Young autistic children who can spontaneously imitate adults and use objects in a functional way may be more likely to respond well to a therapy called the Early Start Denver Model, new research shows.
The Early Start Denver Model uses play to teach social skills like taking turns to autistic pre-school children but its success varies greatly from child to child.
In an effort to unpack why some children do better than others, a research team that included La Trobe University scientists studied a group of 21 autistic children aged between two and five years as they progressed through an Early Start Denver Model program.
"These are very early results but all the children did better after 12 months than they did before the treatment and we saw some children doing way better than other children," said lead researcher, Dr Giacomo Vivanti, from La Trobe University's School of Psychological Science.
Further tests revealed that those children who did better were the ones who were able to use objects for their designed purpose.
"For example, a child who sees pieces of Lego and will use those pieces to build something—who uses the objects in a direct functional way—were doing better than children who will start banging the Lego against the wall," he said.
Another clue that a child was likely to respond well to the treatment was their ability to spontaneously imitate adult behaviour as part of a game.
The study was also the first time researchers showed that the Early Start Denver Model, which is normally administered one-on-one with children, could work in a group setting.
"One-on-one has proved to be effective but it's a very expensive model. We wanted to know if there was a way to replicate it in a community based setting," said Dr Vivanti.
"There needs to be caution around the fact that we still need more detail about the efficacy of the program. These are encouraging results but we need to replicate the results with a control group."
A better understanding of how different treatments affect different children could help children get the therapies best suited to their needs, he said.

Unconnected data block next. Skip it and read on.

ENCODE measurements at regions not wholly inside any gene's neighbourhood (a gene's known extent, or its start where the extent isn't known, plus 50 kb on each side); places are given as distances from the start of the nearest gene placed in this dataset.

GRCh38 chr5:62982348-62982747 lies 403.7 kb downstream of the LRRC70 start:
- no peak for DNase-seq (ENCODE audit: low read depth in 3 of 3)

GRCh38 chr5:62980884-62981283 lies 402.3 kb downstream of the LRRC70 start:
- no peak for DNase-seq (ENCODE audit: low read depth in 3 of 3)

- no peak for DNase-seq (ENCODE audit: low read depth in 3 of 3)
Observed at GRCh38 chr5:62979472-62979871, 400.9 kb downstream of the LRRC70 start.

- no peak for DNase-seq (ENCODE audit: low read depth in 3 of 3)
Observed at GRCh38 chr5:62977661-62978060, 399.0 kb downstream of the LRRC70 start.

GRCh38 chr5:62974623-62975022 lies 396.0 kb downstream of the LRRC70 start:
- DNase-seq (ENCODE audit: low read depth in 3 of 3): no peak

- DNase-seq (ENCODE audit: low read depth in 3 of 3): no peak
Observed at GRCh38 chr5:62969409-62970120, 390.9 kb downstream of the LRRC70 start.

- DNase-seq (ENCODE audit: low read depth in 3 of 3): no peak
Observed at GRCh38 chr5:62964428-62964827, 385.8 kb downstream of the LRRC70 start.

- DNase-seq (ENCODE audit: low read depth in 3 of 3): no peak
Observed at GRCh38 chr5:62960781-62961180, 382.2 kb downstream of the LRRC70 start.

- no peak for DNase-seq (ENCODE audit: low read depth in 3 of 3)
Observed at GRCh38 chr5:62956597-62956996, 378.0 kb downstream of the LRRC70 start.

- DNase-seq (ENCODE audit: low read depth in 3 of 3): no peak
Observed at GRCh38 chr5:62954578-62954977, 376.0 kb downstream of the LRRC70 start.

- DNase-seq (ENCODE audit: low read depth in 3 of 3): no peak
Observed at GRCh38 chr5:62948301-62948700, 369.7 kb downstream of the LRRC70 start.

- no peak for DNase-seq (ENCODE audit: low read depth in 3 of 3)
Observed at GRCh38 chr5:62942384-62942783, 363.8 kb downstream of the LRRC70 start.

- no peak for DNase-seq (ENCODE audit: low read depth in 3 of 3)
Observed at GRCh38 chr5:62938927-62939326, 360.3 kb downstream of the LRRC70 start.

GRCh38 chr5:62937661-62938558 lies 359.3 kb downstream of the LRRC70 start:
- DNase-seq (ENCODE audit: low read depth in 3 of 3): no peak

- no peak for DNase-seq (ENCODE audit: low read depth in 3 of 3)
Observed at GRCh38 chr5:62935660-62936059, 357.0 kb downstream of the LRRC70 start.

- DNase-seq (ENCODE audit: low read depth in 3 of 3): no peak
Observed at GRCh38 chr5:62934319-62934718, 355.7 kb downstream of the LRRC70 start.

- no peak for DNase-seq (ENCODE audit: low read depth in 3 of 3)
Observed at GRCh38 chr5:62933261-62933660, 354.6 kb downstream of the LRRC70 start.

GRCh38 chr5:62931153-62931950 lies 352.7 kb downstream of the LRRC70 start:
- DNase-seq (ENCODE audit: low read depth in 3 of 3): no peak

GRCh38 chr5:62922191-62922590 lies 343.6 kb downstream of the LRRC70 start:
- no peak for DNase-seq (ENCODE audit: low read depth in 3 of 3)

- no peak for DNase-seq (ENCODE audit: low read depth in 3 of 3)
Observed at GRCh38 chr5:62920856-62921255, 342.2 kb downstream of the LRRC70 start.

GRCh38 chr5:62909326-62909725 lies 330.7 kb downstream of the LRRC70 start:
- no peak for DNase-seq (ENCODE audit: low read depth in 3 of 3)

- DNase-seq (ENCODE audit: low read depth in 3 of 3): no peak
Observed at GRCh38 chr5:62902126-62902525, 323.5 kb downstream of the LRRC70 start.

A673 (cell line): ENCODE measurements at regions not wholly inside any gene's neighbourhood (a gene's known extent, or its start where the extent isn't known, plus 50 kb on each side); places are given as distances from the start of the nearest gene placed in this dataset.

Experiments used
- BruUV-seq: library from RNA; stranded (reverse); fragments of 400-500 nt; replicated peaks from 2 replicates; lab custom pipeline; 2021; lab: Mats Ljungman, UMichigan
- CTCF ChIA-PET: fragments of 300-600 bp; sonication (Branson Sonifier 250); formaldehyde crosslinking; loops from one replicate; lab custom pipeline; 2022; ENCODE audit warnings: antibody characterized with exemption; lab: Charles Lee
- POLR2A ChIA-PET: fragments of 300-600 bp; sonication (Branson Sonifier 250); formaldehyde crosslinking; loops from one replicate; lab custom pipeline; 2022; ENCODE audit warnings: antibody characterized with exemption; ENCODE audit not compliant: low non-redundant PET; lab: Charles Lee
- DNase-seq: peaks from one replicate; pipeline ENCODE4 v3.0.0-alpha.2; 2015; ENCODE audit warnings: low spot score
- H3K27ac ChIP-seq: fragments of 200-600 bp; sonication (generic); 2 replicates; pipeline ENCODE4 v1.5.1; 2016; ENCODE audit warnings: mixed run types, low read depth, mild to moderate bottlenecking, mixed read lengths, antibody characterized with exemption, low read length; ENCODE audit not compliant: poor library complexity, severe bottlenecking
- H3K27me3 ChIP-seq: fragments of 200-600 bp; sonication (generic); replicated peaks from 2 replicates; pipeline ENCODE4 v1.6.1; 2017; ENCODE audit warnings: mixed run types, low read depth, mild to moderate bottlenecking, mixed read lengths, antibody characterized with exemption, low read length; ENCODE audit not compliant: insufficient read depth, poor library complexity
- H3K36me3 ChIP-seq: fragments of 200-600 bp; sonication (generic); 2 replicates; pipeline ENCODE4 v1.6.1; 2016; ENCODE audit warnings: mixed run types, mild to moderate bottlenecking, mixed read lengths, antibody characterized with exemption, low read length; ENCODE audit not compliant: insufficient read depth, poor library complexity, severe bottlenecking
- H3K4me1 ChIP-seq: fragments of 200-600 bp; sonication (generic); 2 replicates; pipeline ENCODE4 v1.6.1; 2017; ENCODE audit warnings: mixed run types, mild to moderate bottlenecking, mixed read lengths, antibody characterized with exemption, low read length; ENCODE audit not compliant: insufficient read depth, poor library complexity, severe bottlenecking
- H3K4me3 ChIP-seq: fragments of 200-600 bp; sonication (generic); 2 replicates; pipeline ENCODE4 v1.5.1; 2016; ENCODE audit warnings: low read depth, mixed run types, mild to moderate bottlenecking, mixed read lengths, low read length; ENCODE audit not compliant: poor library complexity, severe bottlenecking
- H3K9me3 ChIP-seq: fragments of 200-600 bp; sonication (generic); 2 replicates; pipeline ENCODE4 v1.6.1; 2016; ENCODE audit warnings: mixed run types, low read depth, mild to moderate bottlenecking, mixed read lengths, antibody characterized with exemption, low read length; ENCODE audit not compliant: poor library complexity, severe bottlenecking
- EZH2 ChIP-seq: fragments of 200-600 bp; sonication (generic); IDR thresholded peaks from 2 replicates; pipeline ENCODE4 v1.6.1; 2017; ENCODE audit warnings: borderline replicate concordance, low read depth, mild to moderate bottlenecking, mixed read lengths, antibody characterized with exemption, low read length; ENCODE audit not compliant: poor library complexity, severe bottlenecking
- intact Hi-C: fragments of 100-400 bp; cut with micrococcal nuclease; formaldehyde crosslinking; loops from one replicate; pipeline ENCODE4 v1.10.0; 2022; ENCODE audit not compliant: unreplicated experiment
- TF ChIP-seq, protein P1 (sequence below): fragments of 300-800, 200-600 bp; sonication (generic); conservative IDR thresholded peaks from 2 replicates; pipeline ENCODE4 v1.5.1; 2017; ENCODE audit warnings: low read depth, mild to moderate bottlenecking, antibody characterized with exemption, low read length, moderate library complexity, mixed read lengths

Dr Vivanti's findings, which were published in the Journal of Autism and Developmental Disorders, will be presented this week at the Australasian Society for Autism Research conference underway in Sydney this week.
Dr Jon Brock, an autism expert from the Centre of Excellence in Cognition and its Disorders and one of the conference organisers, described Dr Vivanti's findings as very interesting.
"The study shows that kids do vary a huge amount in how much they improve over the year they're in the Early Start Denver Model program and it suggests that there might be ways of predicting in advance which kids are likely to improve," he said.
"However, the findings are quite preliminary. It's difficult to know how much of the improvement a child shows is directly due to the intervention. And we don't know whether the kids who showed less improvement would have been better off with a different intervention."
"These are really important questions to answer because this kind of intervention is a huge commitment for everyone involved – so we need to know that kids are getting the intervention that is most appropriate for them as individuals."
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